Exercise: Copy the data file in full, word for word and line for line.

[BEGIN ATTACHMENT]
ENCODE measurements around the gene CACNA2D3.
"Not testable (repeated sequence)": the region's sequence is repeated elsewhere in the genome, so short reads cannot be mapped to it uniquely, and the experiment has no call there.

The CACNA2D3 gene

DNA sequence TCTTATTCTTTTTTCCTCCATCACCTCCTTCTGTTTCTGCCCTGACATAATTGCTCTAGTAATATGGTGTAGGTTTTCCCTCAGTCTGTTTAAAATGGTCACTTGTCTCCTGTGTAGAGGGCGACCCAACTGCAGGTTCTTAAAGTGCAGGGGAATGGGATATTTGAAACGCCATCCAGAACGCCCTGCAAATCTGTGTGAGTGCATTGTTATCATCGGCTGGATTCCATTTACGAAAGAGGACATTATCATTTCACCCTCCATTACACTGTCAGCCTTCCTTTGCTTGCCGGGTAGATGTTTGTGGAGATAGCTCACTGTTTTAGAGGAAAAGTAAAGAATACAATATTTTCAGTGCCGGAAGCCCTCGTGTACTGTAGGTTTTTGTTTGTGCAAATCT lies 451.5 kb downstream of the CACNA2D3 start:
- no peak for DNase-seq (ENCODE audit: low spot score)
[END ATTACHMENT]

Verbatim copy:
ENCODE measurements around the gene CACNA2D3.
"Not testable (repeated sequence)": the region's sequence is repeated elsewhere in the genome, so short reads cannot be mapped to it uniquely, and the experiment has no call there.

The CACNA2D3 gene

DNA sequence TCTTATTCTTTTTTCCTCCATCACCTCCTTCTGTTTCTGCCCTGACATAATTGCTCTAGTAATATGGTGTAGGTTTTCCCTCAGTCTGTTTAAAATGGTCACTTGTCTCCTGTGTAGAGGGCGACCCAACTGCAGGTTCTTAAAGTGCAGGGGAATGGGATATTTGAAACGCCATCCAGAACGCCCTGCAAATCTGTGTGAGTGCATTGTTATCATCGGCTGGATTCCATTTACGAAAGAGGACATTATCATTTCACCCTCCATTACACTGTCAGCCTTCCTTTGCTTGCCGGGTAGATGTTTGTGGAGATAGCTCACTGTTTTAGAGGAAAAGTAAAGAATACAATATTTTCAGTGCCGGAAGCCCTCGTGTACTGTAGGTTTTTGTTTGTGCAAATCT lies 451.5 kb downstream of the CACNA2D3 start:
- no peak for DNase-seq (ENCODE audit: low spot score)